The world is changing fast and to keep up you need local knowledge with global context.
It’s good to be reminded that crony capitalists aren’t just a feature unique to South Africa’s political landscape – they cause ire around the world. Tim Wood, a brilliant analyst with a global perspective, shares a list of books you must read if you want to understand how politicians influence markets and enrich themselves. Best of all, Tim highlights a solution to this problem: Making politicians pay 50% of any earnings, for five years, after leaving a government post for a private sector job. – JC
By Tim Wood*
Four books are required reading to provide context and analysis of the causes and consequences of the Great Recession – the global credit crisis that ignited in the opening months of 2007, detonated in September 2008, and which continues to smoulder.
The first book is Gretchen Morgenson and Joshua Rosner’s Reckless Endangerment. The best seller zeros in on the almost single-handed corruption of America’s home mortgage financing superstructure by Jim Johnson using the parastatal Fannie Mae for his treacheries.
Second and third on the list are two books by muckraker extraordinaire, Peter Schweizer. Throw Them All Out details how America’s politicians exempt themselves from insider trading laws, and grow fantastically rich in the process. Extortion rounds out the theme by revealing the order flow and bid-offer spread on legislation.
Those books paint the background canvas for the global credit crisis. However, to properly understand how that canvas came to be painted and by whom, it is necessary to read Mark Levin’s Ameritopia, the fourth book on our list.
It turns out that state socialists realized that they had common cause with a supposed foe. Why nationalize by force what you could achieve by collaboration with large corporations? How apropos that the world recently noted the 75th anniversary of the Molotov-Ribbentrop Pact, that genocidal alliance that was supposedly impossible.
Crony capitalism has never been stronger, and the ideology has globalized at a frantic pace. Theocrats in Tehran, autocrats in Azerbaijan, democrats in Delaware, and populists in Pretoria have embraced it eagerly.
The most universal example of this political-industrial complex is the Global Warming Climate Change crusade and the determination to commoditize carbon dioxide, a gas essential to life on Earth.
Pick the scabs of any number of South African wounds, and it is blazingly obvious that the country has long been in the grip of statist forces allied with rent seekers. Whether it was Dutch East India Company governors, British mining magnates, or ANC arms and oil dealers, they all exhibit the same symptoms – a nexus of private and government interests who leveraged the state to enrich themselves at the expense of others and the greater good.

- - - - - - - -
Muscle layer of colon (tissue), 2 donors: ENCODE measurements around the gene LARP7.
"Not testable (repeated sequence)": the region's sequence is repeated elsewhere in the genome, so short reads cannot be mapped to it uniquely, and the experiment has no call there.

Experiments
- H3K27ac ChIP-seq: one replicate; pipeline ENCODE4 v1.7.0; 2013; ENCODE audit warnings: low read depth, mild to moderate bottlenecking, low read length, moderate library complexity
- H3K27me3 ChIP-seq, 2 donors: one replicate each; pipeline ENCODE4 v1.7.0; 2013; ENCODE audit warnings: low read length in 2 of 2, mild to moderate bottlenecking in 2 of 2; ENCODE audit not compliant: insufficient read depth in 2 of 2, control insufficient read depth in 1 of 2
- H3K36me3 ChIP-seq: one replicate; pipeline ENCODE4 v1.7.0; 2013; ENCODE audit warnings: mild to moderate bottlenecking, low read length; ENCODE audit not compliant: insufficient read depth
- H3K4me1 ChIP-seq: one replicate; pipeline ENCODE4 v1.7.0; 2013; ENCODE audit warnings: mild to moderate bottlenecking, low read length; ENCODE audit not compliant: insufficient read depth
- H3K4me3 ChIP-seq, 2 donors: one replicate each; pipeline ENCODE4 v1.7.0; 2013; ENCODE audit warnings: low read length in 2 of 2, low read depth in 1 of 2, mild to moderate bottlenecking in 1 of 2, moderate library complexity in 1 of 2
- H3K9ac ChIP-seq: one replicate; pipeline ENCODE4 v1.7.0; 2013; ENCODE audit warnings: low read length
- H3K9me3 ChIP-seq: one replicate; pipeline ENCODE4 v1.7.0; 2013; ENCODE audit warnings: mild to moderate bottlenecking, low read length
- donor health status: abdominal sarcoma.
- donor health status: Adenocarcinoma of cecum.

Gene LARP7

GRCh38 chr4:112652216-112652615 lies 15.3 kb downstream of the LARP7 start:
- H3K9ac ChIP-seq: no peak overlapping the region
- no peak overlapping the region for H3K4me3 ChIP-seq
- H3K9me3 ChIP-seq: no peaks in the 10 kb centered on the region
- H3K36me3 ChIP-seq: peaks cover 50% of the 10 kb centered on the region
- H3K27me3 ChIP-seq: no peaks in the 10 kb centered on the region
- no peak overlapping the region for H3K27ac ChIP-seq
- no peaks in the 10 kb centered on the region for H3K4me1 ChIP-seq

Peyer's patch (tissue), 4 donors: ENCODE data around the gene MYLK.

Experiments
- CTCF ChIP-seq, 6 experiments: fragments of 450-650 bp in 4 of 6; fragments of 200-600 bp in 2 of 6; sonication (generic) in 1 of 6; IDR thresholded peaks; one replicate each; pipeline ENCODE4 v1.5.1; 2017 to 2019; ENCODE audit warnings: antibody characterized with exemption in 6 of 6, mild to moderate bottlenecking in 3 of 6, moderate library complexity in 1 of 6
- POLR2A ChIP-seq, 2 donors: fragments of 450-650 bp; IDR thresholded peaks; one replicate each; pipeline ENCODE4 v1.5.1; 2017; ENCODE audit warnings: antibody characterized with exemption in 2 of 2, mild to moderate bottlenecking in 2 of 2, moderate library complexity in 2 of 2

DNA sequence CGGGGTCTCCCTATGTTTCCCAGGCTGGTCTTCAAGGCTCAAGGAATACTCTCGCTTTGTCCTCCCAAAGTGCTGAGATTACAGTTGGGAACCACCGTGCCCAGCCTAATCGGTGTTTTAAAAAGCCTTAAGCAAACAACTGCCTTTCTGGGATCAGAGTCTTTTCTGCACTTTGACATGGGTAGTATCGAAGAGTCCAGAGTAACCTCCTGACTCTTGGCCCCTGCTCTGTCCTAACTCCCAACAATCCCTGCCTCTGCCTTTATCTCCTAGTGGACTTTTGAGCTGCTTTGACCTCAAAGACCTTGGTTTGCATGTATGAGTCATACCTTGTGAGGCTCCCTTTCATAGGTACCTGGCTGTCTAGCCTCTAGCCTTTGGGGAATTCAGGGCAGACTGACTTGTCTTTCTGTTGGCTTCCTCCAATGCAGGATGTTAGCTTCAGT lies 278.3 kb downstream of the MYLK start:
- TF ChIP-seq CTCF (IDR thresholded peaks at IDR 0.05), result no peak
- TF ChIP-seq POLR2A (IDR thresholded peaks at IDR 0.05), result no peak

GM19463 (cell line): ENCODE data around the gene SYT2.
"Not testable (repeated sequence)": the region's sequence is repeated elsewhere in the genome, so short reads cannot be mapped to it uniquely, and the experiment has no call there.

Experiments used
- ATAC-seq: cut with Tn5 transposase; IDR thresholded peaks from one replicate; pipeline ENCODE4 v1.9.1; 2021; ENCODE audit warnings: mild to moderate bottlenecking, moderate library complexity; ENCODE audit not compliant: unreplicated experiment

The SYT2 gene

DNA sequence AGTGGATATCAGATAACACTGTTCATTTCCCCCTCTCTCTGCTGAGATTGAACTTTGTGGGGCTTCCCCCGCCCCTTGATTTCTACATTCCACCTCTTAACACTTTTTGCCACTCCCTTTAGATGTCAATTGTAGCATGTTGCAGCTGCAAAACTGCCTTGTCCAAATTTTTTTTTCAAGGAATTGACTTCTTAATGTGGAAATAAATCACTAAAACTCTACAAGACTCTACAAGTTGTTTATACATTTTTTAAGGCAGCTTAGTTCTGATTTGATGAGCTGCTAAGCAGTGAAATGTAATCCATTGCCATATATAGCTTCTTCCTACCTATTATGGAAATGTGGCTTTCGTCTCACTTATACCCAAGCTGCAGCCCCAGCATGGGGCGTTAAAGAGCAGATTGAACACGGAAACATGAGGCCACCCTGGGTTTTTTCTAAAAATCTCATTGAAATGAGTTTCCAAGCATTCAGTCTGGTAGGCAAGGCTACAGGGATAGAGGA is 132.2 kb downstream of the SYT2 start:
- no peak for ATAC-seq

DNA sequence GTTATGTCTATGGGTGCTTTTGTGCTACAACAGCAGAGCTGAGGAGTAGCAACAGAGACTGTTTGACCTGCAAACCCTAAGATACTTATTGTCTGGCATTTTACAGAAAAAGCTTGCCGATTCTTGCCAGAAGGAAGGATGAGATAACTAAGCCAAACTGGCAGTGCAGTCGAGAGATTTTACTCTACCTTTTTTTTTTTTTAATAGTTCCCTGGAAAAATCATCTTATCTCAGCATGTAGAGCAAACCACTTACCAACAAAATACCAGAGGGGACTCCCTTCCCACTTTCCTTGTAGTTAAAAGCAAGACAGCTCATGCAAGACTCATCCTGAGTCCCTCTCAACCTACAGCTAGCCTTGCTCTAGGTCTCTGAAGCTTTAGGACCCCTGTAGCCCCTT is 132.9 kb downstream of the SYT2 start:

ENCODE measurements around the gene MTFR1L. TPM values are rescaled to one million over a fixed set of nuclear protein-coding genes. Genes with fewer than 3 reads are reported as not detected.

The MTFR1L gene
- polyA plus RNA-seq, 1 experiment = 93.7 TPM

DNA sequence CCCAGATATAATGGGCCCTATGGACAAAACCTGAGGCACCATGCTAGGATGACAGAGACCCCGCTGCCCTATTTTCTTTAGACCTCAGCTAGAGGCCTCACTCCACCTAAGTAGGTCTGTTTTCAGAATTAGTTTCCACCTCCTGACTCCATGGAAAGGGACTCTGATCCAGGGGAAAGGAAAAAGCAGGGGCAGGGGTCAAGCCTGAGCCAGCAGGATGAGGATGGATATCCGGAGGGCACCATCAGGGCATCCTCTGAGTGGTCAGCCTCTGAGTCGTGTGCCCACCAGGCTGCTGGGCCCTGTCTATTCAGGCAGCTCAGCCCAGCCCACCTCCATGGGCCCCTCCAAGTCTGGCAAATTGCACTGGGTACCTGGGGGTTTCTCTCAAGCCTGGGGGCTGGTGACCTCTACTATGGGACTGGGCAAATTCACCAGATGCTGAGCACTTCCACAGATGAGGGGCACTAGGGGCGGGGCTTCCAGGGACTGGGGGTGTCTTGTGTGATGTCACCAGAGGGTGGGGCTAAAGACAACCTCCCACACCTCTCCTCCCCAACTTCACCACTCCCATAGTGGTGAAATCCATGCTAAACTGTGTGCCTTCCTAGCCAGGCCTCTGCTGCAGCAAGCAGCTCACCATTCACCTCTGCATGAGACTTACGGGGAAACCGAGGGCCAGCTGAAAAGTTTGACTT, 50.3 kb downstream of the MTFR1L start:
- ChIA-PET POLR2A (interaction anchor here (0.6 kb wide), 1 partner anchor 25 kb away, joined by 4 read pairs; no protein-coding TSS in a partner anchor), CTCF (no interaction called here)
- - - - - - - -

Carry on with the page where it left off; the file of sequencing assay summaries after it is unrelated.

It was as true of Apartheid South Africa (e.g. the “ten percenters” of Waterkloof Ridge) as it is Post-Apartheid South Africa (e.g. the Tenderpreneurs). It is as true of modern Washington D.C. where the Democratic and Republican Parties are contemptuously known as the “Permanent Bipartisan Fusion Party”, as it is of Parisian taxi drivers rioting over competition from Uber.
The primary concern is not the accumulation of wealth by dubious means, odious as that is. Rather, the greater problem is that crony capitalism, just like its kissing cousin, state socialism, necessarily inhibits and withers individual liberty.
When the ability to earn a fortune can be had by leveraging government-connections, it is inevitable that there will be less competition accompanied by higher prices and poorer service. Masters serving only themselves can so much more easily herd citizens with fewer choices.
All the while the incentives for corruption metastasize until the Zimbabwean or North Korean outcome is in reach – a nation enslaved to hand picked ruling elites. An alternative is Somalia or Afghanistan where the civil society is so shattered that Warlordism is the survival reflex.
The solution to crony capitalism is not more regulation and oversight. The regulators and overseers can be bought too cheaply. The better option is an idea put forward by Tennessee law professor, Glenn Reynolds. He proposes a “Revolving Door Surtax” that would take 50% of any earnings, for 5 years, for someone who leaves government for a private sector job.
The risk is that corporations would simply adjust the compensation package to make up the difference. It would be preferable to completely strangle the ability to jump from government to rent-seeking companies. No less important is the need to smash the capacity for families and friends to peddle influence using their connections.
No political or bureaucratic office should carry a market value that can be realized by an individual or a group. But which political party has the most courage to make it so, and which Chamber of Commerce will yield?
— Pepe Marais (@pepemarais) September 4, 2014
* South African-born Tim Wood is a naturalised American who was Employee Number One, Executive Director, Technical Genius and Mr “Yes, but…” during the developing years of Moneyweb, a company which owes him an everlasting debt. Wood’s talents and intellect have delivered him a glittering career in his adopted homeland. The former head boy of Treverton School wrote this piece in a personal capacity.
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